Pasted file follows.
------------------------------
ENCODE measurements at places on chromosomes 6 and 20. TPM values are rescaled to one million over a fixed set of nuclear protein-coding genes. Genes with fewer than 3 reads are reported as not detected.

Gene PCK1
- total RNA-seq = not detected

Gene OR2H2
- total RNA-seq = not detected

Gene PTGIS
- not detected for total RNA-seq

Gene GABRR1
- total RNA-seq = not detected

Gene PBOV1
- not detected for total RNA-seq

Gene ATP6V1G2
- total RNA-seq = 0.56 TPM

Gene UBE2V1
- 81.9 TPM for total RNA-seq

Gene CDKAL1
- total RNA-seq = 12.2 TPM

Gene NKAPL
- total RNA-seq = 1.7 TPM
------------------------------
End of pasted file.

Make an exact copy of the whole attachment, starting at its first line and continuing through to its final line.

ENCODE measurements at places on chromosomes 6 and 20. TPM values are rescaled to one million over a fixed set of nuclear protein-coding genes. Genes with fewer than 3 reads are reported as not detected.

Gene PCK1
- total RNA-seq = not detected

Gene OR2H2
- total RNA-seq = not detected

Gene PTGIS
- not detected for total RNA-seq

Gene GABRR1
- total RNA-seq = not detected

Gene PBOV1
- not detected for total RNA-seq

Gene ATP6V1G2
- total RNA-seq = 0.56 TPM

Gene UBE2V1
- 81.9 TPM for total RNA-seq

Gene CDKAL1
- total RNA-seq = 12.2 TPM

Gene NKAPL
- total RNA-seq = 1.7 TPM